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GAO Report Confirms That Government Crash Test Program Is Out of Date

April 28, 2005

GAO Report Confirms That Government Crash Test Program Is Out of Date

Statement of Joan Claybrook, President, Public Citizen*

A Government Accountability Office (GAO) report released today underscores what many of us know: that the government’s innovative crash test program is out of date and needs to be revamped and updated. The New Car Assessment Program (NCAP) is run by the National Highway Traffic Safety Administration (NHTSA) in the U.S. Department of Transportation (DOT) and was created 25 years ago. At the time it was considered a huge advance in highway safety.

But times have changed. As highlighted in the report, the tests now fall short. They don’t consider the propensity of vehicle roofs to crush during rollover crashes or test vehicle compatibility. They use only male crash test dummies, omitting women and children from test results. They don’t test how vehicles respond when hitting pedestrians or when the corner of a vehicle is involved in a crash. More important, they don’t take into account the huge increase in SUVs on the highways. The government could do this by using a higher and heavier barrier for crash tests, rather than one that is the height of a compact vehicle. The four- and five-star test ratings thus in some cases mislead consumers. This is crucial, considering that preliminary figures released last week showed that SUV fatalities increased 4.9 percent between 2003 and 2004. Other countries are more thorough in analyzing how vehicles perform in crash tests, taking into account not only measured test results but also deadly vehicle intrusion. There is no reason we can’t too.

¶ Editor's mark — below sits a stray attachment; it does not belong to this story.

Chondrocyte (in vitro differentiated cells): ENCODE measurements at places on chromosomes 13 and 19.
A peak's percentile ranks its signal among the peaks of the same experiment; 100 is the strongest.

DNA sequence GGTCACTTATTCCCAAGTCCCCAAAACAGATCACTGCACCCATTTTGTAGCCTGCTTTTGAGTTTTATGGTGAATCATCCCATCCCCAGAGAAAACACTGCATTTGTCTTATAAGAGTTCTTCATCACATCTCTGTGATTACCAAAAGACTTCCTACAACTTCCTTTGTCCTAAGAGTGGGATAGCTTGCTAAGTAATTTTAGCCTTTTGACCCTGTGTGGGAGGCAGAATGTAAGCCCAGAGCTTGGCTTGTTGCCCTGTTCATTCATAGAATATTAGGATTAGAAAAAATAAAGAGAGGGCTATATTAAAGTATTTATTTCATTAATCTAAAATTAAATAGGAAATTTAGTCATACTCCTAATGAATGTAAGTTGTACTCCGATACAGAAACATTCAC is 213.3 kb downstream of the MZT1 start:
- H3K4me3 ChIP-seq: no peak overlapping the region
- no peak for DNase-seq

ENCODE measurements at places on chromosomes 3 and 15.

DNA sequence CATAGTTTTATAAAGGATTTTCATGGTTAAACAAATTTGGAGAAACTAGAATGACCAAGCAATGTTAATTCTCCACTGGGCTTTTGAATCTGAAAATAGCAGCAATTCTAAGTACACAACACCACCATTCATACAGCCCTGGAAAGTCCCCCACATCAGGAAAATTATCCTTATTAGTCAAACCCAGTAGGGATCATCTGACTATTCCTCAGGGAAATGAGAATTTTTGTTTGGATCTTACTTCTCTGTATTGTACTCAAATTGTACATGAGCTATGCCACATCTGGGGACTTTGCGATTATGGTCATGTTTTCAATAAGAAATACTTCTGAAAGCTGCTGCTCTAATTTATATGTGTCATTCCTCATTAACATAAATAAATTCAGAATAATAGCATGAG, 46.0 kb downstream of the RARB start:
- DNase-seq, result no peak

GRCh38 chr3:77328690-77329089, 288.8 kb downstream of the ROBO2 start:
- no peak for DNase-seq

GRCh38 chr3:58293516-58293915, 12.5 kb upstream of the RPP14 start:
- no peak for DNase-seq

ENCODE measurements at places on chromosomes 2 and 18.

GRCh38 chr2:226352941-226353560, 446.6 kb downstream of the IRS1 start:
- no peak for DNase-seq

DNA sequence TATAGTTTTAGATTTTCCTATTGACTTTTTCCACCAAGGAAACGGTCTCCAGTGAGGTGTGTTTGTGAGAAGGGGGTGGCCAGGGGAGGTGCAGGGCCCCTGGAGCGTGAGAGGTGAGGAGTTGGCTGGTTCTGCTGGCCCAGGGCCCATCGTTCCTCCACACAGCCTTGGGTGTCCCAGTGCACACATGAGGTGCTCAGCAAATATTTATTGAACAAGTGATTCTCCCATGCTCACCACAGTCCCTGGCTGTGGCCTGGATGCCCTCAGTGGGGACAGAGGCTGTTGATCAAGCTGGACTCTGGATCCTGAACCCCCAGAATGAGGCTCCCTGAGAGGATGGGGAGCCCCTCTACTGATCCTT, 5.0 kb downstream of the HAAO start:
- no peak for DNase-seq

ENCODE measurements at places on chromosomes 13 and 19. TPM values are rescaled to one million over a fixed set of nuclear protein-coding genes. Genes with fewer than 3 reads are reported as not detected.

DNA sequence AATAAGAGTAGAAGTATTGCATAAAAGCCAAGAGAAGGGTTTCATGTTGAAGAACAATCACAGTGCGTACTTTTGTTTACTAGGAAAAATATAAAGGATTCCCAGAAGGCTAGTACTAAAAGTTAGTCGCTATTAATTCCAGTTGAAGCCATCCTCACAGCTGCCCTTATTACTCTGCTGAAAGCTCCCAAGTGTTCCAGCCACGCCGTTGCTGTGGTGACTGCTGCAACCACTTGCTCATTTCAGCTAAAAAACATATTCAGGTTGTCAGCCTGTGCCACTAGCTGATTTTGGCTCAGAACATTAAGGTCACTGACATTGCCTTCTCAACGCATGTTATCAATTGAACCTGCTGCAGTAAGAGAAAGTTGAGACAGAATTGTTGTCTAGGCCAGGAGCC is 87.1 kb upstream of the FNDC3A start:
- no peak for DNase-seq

Further, the NCAP ratings are not available to consumers on a timely basis. By the time the information for a particular model year is made available by the DOT, millions of the tested vehicles have been sold.

One way to improve the program would be to beef up the tests and require the auto industry to conduct and certify them before any new vehicle is sold. (Manufacturers already conduct these tests but keep the results secret.) NHTSA should then check the results through random testing. And this information should be available to consumers on the window sticker at the point of sale – a measure that is included in legislative language proposed by U.S. Sen. Mike DeWine (R-Ohio) in the pending highway bill.

Finally, the star system could be more meaningful to consumers using letters “A” through “F.”

For the sake of everyone who travels on our highways, we should bring this crash test program up to date and once again make it a model for others to follow.